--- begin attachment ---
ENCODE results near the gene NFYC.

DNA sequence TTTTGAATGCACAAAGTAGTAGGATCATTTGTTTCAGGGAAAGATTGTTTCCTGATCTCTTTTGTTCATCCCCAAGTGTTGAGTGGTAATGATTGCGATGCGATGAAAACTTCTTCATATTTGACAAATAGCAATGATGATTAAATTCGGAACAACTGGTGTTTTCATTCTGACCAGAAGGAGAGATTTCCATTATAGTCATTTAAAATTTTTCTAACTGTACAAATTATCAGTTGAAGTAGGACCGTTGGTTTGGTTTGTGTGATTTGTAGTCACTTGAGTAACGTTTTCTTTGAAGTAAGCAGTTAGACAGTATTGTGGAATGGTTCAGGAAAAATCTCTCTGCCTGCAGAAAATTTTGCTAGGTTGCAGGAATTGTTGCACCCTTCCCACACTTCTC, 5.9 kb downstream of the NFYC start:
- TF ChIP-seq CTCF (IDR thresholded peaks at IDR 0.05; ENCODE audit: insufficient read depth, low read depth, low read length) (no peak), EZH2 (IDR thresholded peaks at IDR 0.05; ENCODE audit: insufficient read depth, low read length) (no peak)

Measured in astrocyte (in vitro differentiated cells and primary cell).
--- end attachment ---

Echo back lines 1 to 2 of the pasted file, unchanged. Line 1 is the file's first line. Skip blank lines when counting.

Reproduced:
ENCODE results near the gene NFYC.

DNA sequence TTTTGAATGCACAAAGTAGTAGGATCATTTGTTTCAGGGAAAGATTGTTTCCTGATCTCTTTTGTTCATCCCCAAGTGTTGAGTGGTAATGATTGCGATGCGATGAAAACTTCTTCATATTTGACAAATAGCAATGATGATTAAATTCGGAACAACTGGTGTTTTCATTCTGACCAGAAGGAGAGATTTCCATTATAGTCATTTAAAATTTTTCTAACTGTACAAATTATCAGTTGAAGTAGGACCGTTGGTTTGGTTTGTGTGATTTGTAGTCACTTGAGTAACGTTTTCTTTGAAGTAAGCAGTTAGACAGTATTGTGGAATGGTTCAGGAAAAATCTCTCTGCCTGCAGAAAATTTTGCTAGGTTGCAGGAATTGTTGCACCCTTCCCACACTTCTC, 5.9 kb downstream of the NFYC start: